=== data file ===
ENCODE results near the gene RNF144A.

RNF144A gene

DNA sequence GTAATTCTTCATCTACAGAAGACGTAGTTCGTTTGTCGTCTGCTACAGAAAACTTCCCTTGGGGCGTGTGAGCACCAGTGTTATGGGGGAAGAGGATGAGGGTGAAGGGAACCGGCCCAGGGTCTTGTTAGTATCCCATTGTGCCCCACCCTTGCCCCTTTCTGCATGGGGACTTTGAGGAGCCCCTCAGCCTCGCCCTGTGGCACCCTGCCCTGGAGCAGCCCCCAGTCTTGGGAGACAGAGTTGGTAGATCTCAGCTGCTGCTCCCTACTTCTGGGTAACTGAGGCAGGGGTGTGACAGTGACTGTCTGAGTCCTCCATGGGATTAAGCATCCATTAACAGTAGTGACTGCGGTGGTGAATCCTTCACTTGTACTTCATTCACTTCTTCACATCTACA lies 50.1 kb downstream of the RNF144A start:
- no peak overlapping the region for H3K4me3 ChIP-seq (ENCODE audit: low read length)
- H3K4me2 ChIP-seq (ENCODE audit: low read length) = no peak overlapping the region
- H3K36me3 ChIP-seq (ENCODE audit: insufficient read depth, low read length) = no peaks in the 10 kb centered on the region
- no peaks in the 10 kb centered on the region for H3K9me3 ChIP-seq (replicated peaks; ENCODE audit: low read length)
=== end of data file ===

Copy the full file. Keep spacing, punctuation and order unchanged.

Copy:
ENCODE results near the gene RNF144A.

RNF144A gene

DNA sequence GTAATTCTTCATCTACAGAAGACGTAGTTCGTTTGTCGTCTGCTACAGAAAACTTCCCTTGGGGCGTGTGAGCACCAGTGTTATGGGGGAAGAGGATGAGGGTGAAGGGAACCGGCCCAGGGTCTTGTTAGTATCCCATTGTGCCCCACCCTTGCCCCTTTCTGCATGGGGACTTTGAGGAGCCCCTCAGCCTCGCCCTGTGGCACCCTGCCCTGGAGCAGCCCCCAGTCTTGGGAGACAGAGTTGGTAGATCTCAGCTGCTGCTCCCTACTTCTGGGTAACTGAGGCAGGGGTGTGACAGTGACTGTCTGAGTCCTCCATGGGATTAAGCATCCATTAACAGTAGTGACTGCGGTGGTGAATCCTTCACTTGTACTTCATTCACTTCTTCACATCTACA lies 50.1 kb downstream of the RNF144A start:
- no peak overlapping the region for H3K4me3 ChIP-seq (ENCODE audit: low read length)
- H3K4me2 ChIP-seq (ENCODE audit: low read length) = no peak overlapping the region
- H3K36me3 ChIP-seq (ENCODE audit: insufficient read depth, low read length) = no peaks in the 10 kb centered on the region
- no peaks in the 10 kb centered on the region for H3K9me3 ChIP-seq (replicated peaks; ENCODE audit: low read length)